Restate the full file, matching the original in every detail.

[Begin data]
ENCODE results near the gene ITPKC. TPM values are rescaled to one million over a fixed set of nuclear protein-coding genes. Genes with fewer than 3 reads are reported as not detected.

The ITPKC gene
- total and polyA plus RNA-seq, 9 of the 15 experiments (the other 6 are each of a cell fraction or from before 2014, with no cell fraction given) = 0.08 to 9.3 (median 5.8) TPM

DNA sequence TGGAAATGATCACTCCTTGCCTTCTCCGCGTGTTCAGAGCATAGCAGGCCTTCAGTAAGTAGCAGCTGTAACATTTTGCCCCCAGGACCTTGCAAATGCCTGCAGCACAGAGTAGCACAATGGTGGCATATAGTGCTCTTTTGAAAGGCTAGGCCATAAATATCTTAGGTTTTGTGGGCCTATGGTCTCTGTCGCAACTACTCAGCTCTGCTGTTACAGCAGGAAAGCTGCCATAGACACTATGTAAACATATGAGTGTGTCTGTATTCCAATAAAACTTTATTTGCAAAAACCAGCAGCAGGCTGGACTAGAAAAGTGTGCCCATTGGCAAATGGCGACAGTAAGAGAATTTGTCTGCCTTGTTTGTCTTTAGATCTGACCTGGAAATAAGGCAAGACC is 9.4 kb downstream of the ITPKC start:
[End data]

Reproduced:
ENCODE results near the gene ITPKC. TPM values are rescaled to one million over a fixed set of nuclear protein-coding genes. Genes with fewer than 3 reads are reported as not detected.

The ITPKC gene
- total and polyA plus RNA-seq, 9 of the 15 experiments (the other 6 are each of a cell fraction or from before 2014, with no cell fraction given) = 0.08 to 9.3 (median 5.8) TPM

DNA sequence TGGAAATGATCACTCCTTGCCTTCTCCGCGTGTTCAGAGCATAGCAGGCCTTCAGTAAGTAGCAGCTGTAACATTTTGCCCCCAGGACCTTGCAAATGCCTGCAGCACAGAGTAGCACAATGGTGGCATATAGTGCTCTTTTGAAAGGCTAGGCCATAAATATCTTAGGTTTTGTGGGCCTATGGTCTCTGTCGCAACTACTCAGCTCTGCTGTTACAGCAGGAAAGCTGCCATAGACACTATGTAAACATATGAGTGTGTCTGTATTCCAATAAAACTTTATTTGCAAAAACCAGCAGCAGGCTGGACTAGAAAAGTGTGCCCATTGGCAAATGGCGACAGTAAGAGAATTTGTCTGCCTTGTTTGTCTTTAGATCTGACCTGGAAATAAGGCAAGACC is 9.4 kb downstream of the ITPKC start: